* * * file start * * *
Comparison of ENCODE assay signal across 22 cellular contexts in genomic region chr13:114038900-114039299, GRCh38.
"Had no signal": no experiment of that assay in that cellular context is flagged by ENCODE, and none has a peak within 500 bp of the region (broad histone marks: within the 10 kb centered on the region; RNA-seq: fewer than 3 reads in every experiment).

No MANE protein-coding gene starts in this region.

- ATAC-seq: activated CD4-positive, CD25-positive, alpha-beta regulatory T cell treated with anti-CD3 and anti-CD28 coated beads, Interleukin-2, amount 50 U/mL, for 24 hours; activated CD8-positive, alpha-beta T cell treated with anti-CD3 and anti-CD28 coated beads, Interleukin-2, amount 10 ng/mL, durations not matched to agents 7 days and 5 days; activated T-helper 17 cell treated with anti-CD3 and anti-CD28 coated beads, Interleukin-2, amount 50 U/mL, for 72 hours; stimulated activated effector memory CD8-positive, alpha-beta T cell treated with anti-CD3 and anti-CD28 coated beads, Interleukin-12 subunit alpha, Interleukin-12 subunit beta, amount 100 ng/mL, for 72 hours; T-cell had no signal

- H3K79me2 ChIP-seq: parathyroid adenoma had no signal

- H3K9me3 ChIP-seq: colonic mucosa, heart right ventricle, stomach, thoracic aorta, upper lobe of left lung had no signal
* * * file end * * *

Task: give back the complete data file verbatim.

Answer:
Comparison of ENCODE assay signal across 22 cellular contexts in genomic region chr13:114038900-114039299, GRCh38.
"Had no signal": no experiment of that assay in that cellular context is flagged by ENCODE, and none has a peak within 500 bp of the region (broad histone marks: within the 10 kb centered on the region; RNA-seq: fewer than 3 reads in every experiment).

No MANE protein-coding gene starts in this region.

- ATAC-seq: activated CD4-positive, CD25-positive, alpha-beta regulatory T cell treated with anti-CD3 and anti-CD28 coated beads, Interleukin-2, amount 50 U/mL, for 24 hours; activated CD8-positive, alpha-beta T cell treated with anti-CD3 and anti-CD28 coated beads, Interleukin-2, amount 10 ng/mL, durations not matched to agents 7 days and 5 days; activated T-helper 17 cell treated with anti-CD3 and anti-CD28 coated beads, Interleukin-2, amount 50 U/mL, for 72 hours; stimulated activated effector memory CD8-positive, alpha-beta T cell treated with anti-CD3 and anti-CD28 coated beads, Interleukin-12 subunit alpha, Interleukin-12 subunit beta, amount 100 ng/mL, for 72 hours; T-cell had no signal

- H3K79me2 ChIP-seq: parathyroid adenoma had no signal

- H3K9me3 ChIP-seq: colonic mucosa, heart right ventricle, stomach, thoracic aorta, upper lobe of left lung had no signal